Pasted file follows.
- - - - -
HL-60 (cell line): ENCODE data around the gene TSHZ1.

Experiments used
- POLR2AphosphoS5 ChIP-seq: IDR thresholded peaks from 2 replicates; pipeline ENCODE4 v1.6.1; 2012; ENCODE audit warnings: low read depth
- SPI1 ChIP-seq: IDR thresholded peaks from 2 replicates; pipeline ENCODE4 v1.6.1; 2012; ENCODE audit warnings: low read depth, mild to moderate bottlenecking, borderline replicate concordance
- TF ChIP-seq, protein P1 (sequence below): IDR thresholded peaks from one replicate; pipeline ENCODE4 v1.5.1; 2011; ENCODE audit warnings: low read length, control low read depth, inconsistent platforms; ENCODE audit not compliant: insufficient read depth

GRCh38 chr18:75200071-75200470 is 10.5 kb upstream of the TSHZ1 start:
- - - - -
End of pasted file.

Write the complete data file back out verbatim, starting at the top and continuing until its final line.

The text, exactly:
HL-60 (cell line): ENCODE data around the gene TSHZ1.

Experiments used
- POLR2AphosphoS5 ChIP-seq: IDR thresholded peaks from 2 replicates; pipeline ENCODE4 v1.6.1; 2012; ENCODE audit warnings: low read depth
- SPI1 ChIP-seq: IDR thresholded peaks from 2 replicates; pipeline ENCODE4 v1.6.1; 2012; ENCODE audit warnings: low read depth, mild to moderate bottlenecking, borderline replicate concordance
- TF ChIP-seq, protein P1 (sequence below): IDR thresholded peaks from one replicate; pipeline ENCODE4 v1.5.1; 2011; ENCODE audit warnings: low read length, control low read depth, inconsistent platforms; ENCODE audit not compliant: insufficient read depth

GRCh38 chr18:75200071-75200470 is 10.5 kb upstream of the TSHZ1 start: